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Despite UN-brokered truce deal, Saudi Arabia bombs Yemen

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Mideast-Yemen_Beau-1024x683By NewsGram Staff Writer

Despite a UN-brokered truce, Saudi-led coalition forces bombed Houthi targets in several provinces of Yemen on Sunday killing at least 15 people, sources said.

The fresh airstrikes against Houthi fighters in the capital Sanaa killed at least 12 people on Sunday while several people were receiving treatment in hospitals, Xinhua cited the medical sources as saying.

The airstrikes also destroyed a conference hall used by the Shia Houthi group and damaged several civilian houses.

In Amran province, the warplanes hit a cement factory on Sunday, killing three people and wounding 10 others, the state-run Saba news agency reported.

The coalition also carried out air raids in Saada province, which is a Houthi stronghold, and the province of Lahj, security sources said. There were no reports of casualties.

The UN-brokered truce took into effect on Friday and will last through the end of Muslim holy month of Ramadan on July 17. However, the warring parties did not abide by the ceasefire deal.

The Saudi-led coalition forces and Houthi group continued their military operations Friday midnight, hours after the truce technically came into effect.

The temporary truce was aimed at facilitating aid deliveries to more than 21 million people in Yemen who have suffered a severe shortage of food, water and medicine supplies after more than three months of airstrikes and civil war.

The Saudi-led coalition has been striking the Houthis and their allied forces since March 26 when Yemeni President Abd-Rabbu Mansour Hadi was ousted by the Houthi militia which seized the capital Sanaa by force in September last year.

UN human rights agencies reported that more than 3,000 Yemenis have been killed, mostly civilians, and over 13,000 others wounded, while more than a million have fled their homes since late March.

According to UN statistics, the coalition-imposed blockade has also contributed in starving millions in Yemen where nearly 13 million people face a food security crisis and 9.4 million people have their access to water cut or severely disrupted, raising the risk of outbreaks of water-borne diseases.

(With inputs from IANS)

 

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White House: Judge’s Decision Halting Travel Ban ‘Dangerously Flawed’

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Travel Ban
A sign for International Arrivals is shown at the Seattle-Tacoma International Airport in Seattle.VOA

The White House is reacting furiously to a federal judge blocking President Donald Trump’s latest executive Travel Ban order that would have banned entry to travelers from several countries beginning Wednesday.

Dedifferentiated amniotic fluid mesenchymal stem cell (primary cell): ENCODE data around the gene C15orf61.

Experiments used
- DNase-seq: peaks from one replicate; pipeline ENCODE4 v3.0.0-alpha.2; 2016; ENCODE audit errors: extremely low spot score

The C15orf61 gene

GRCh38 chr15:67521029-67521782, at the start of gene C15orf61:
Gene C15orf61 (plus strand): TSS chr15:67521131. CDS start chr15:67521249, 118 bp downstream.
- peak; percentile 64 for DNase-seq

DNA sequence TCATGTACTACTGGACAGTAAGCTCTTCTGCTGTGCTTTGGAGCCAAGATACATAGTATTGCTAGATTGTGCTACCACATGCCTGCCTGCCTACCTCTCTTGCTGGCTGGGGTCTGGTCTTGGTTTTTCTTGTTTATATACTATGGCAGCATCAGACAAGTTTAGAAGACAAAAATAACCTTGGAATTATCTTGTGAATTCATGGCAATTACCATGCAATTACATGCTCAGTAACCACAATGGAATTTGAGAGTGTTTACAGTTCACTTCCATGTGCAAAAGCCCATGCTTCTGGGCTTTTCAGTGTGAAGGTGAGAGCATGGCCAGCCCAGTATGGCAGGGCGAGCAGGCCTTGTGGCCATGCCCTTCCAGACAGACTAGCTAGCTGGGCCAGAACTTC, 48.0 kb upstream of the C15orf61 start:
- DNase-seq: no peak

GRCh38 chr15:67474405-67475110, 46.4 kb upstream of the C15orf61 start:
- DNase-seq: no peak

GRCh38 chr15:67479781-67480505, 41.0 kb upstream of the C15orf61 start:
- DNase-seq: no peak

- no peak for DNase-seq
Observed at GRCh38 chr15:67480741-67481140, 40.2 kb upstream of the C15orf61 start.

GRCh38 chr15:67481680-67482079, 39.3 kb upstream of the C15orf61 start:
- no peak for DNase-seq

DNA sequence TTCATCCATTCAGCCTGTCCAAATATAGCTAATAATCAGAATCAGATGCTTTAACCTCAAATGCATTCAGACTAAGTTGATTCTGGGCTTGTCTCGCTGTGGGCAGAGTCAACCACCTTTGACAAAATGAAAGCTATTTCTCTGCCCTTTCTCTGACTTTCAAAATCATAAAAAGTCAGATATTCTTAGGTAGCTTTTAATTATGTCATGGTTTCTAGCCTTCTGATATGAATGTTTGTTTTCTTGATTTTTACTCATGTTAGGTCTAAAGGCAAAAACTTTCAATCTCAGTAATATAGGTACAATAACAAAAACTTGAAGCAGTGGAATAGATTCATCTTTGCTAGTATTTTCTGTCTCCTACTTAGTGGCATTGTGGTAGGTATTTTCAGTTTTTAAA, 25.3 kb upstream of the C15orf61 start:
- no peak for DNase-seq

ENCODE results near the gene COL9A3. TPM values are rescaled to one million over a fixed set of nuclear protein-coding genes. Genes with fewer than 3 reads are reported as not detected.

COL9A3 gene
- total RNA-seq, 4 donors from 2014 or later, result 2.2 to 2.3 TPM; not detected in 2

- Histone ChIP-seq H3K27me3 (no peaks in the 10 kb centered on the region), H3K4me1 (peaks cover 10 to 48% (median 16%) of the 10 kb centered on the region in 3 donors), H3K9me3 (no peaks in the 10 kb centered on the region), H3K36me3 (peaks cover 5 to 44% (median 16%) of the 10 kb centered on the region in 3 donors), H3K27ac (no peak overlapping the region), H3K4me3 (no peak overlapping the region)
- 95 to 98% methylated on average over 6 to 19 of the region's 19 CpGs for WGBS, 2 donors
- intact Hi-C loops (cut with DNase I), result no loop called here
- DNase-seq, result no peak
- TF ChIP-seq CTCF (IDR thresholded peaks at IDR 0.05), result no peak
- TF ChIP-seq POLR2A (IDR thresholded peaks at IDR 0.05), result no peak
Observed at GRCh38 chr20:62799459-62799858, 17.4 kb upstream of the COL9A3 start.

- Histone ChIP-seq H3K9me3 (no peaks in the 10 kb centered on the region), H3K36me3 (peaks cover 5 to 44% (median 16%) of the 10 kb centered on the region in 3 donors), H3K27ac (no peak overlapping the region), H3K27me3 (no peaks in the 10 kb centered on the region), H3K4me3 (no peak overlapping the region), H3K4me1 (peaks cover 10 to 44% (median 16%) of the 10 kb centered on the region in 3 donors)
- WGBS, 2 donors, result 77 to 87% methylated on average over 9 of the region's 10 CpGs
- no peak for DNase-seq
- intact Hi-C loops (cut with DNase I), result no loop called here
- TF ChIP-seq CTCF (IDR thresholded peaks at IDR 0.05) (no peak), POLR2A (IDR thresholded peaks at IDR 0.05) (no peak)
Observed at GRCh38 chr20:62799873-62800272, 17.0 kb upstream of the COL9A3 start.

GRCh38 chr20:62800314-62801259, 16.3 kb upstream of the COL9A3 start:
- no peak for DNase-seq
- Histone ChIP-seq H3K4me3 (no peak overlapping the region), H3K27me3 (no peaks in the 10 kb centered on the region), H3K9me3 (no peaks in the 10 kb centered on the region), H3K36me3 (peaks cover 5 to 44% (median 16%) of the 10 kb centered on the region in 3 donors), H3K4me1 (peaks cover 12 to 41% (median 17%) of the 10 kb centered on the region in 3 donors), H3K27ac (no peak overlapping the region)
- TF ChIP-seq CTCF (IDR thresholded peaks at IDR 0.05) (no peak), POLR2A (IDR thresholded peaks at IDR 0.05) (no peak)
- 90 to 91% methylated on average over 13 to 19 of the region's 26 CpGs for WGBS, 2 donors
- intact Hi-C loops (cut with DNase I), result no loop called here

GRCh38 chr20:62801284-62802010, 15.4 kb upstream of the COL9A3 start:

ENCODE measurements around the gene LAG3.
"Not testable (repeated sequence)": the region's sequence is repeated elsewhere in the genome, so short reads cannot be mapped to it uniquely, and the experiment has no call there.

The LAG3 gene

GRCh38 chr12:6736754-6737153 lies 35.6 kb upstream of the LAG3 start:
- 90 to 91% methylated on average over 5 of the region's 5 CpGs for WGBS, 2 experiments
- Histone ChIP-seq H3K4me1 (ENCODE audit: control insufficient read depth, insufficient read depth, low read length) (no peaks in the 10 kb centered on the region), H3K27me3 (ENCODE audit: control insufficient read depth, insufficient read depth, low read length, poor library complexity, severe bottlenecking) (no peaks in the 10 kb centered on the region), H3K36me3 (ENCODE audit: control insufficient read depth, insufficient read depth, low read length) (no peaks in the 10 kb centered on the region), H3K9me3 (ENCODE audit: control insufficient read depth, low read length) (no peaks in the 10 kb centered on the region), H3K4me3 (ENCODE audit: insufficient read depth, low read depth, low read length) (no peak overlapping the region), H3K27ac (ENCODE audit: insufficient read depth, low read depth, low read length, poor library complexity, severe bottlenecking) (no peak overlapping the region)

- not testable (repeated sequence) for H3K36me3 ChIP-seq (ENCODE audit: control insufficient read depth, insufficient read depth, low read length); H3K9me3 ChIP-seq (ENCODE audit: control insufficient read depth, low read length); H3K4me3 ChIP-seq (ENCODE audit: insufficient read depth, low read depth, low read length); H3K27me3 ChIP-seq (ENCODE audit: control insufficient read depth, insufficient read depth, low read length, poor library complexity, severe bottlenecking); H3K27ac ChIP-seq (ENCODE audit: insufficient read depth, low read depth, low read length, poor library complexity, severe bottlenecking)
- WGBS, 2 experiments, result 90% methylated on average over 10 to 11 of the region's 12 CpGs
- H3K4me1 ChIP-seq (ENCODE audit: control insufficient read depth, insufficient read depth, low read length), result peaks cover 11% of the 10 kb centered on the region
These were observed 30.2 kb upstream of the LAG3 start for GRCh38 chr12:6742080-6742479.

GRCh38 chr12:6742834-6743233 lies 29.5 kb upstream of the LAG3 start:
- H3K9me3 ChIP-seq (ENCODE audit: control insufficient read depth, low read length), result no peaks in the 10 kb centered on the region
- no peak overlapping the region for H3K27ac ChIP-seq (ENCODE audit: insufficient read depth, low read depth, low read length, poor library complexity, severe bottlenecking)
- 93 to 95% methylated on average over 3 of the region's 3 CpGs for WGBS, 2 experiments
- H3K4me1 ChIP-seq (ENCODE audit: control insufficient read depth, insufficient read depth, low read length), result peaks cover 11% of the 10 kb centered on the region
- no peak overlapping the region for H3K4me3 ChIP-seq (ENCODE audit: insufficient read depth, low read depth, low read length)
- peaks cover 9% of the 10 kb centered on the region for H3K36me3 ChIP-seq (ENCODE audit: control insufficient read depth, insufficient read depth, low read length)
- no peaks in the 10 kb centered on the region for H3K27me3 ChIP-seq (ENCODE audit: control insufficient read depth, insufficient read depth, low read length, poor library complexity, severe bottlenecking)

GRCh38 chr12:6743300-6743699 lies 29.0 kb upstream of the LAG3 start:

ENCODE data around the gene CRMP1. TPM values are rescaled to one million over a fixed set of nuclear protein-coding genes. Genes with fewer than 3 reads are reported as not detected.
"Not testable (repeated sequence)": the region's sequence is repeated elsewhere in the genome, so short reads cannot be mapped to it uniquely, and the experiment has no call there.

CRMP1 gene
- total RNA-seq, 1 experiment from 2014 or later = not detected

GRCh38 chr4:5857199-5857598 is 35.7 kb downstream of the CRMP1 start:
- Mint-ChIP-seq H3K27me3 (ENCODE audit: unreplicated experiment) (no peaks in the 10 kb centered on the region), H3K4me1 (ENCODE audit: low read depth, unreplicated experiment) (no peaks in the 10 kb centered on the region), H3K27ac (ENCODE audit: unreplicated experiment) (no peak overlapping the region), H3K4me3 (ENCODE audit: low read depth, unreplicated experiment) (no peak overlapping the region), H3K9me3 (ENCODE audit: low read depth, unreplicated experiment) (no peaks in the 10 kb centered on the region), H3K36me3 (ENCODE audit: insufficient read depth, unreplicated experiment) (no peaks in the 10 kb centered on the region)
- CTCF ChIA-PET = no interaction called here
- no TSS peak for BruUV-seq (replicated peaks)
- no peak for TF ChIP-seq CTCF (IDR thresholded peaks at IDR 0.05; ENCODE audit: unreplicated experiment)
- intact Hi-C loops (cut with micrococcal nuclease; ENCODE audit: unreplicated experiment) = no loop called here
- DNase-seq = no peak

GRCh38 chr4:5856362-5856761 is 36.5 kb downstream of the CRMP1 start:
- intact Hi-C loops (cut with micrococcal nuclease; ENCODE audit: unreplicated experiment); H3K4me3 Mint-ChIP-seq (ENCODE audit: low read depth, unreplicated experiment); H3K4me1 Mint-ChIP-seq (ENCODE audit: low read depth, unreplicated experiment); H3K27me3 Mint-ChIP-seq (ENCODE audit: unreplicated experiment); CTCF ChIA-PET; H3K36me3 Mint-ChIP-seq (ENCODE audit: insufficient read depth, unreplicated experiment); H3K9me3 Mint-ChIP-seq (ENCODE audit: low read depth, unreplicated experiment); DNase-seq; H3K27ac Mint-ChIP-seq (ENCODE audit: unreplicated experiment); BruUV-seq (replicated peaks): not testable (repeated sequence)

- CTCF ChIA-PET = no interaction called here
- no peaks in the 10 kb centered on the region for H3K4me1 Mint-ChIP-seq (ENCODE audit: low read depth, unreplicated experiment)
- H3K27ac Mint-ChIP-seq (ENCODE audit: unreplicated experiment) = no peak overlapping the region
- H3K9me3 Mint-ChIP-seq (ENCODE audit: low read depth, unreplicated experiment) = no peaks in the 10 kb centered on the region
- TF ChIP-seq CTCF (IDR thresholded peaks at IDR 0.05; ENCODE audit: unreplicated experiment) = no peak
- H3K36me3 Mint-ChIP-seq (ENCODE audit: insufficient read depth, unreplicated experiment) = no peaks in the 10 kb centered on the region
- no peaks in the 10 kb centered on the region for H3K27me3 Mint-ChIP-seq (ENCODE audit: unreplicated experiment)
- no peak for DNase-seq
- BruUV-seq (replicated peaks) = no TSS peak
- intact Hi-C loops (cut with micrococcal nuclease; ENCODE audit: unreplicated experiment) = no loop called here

“Today’s dangerously flawed district court order undercuts the president’s efforts to keep the American people safe and enforce minimum security standards for entry into the United States,” said a White House statement issued Tuesday shortly after Judge Derrick Watson ruled against restrictions on travelers from six countries the Trump administration said could not provide enough information to meet U.S. security standards.

The travel ban order would have barred to various degrees travelers from Chad, Iran, Libya, Somalia, Syria and Yemen.

Watson’s temporary restraining order does not interfere with restrictions on North Korea and Venezuela.

Justice Department defends White House

The Justice Department “will vigorously defend the president’s lawful action,” the White House said, contending its proclamation restricting travel was issued after an extensive worldwide security review.

The Justice Department called the ruling incorrect and said it will appeal the decision “in an expeditious manner.”

Homeland Security Acting Secretary Elaine Duke said: “While we will comply with any lawful judicial order, we look forward to prevailing in this matter upon appeal.”

Acting Director of Homeland Security Elaine Duke
Acting Director of Homeland Security Elaine Duke testifies before the Senate Committee on Homeland Security and Governmental Affairs on Capitol Hill in Washington. VOA

No change for North Korea, Venezuela

The new travel order “suffers from precisely the same maladies as its predecessor: it lacks sufficient findings that the entry of more than 150 million nationals from six specified countries would be ‘detrimental to the United States,'” Judge Watson wrote in his opinion.

The White House argues that its restrictions “are vital to ensuring that foreign nations comply with the minimum security standards required for the integrity of our immigration system and the security of our nation.”

Officials in the White House are expressing confidence that further judicial review will uphold the president’s action.

Hawaii involved for third time

Consular officials have been told to resume “regular processing of visas” for people from Chad, Iran, Libya, Somalia, Syria and Yemen, according to a State Department official.

The suit on which Judge Watson ruled on Tuesday was filed by the state of Hawaii, the Muslim Association of Hawaii and various individuals.

“This is the third time Hawaii has gone to court to stop President Trump from issuing a travel ban that discriminates against people based on their nation of origin or religion,” said Hawaii Attorney General Doug Chin. “Today is another victory for the rule of law.”(VOA)